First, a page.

Let's look at Ramy, if any of the top players try and emulate Ramy's style they will inevitably lose the match..nobody can play his game better than him. The only hope of beating Ramy is to get him into more structured rallies and bore him and slowly wear him down and hope that he forces the play and makes mistakes. This happens so infrequently as he reads the court so well you would have to be pin point accurate on every shot. Although in the quarter Bojra Golan had a lot of success just counter dropping Ramy every time he went short. I didn't think Ramy was himself in those first few games though. I should also mention here that the one downside to Ramy's style is that even though the rallies are short they are hard on his body. They are using all 4 corners and he plays at a high intensity. So not only is his opponent doing a lot of tough movements and twists, but this also exposes Ramy to some of these physically punishing movements as well.

I should mention that I'm not encouraging everyone to go out and try to play like Ramy. Just that there is something to be learned from this thinking and style of squash. Playing to win instead of playing not to lose. When I'm working with kids I try and avoid using the term 'don't hit that shot.' Because I truly believe there is a time and place for every shot. If we coach by saying you should always hit shot x from position y, even if they do this well they will become predictable and are not thinking while they play.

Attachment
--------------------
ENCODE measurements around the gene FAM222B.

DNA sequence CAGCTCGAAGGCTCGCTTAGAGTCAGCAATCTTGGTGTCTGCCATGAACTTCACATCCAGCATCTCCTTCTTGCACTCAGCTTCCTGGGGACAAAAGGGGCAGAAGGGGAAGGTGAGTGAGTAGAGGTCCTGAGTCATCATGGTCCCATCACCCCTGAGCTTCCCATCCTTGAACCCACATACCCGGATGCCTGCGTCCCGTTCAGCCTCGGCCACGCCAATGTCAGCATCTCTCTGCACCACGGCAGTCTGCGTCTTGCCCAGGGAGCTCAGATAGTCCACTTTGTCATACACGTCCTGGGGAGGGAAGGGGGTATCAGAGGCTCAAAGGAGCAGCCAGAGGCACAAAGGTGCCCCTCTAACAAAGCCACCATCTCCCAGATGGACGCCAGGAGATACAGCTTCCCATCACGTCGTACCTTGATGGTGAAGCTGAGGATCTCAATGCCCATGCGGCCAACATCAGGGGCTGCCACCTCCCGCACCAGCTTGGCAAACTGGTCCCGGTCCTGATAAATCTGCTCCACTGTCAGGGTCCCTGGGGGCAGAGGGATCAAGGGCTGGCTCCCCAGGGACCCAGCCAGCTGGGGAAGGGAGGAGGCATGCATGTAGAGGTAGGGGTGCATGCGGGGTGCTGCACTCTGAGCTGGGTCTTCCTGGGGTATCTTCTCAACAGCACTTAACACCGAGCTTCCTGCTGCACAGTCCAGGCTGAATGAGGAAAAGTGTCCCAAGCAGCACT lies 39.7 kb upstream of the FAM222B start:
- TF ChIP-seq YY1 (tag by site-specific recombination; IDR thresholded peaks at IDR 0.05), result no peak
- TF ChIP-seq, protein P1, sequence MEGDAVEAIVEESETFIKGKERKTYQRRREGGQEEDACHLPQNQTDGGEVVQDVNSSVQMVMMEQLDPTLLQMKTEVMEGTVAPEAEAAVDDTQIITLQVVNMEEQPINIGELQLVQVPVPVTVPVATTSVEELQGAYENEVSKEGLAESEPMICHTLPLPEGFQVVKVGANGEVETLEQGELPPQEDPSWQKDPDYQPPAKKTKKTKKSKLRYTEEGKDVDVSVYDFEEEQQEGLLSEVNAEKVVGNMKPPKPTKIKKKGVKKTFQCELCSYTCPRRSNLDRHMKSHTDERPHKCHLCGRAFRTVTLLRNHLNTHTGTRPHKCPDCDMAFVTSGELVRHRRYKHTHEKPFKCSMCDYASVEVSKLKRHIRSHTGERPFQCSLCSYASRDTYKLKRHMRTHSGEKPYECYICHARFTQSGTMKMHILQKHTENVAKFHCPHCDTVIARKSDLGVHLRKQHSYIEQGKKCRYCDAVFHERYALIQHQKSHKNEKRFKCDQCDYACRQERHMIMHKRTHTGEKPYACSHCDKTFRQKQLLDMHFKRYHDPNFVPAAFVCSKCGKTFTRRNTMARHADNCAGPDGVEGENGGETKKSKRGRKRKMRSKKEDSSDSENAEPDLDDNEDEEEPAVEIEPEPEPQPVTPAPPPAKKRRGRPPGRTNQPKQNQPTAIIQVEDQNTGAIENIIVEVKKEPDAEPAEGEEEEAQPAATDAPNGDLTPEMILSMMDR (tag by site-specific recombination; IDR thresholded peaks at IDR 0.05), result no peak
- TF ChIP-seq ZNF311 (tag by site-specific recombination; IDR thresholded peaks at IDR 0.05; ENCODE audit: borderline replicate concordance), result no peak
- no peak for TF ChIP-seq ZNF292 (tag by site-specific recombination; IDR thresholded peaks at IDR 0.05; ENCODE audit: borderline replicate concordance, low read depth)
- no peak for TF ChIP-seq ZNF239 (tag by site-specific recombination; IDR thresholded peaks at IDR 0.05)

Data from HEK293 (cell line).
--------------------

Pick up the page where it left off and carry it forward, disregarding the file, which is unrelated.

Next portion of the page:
If we look at other players like Nick Matthew or James Wilstrop, they play better when there is more rhythm to the rallies. They wait patiently for an opening or counter attack off their opponent. While Ramy can create his own angles to attack and he can also counter you dare open up the court against him. This is an example of open vs. closed squash. Some people play very well in straight games and length games and others prefer opening up the court to expose their opponents weaknesses and to apply pressure. Which type of squash do you play? Which style do you enjoy watching?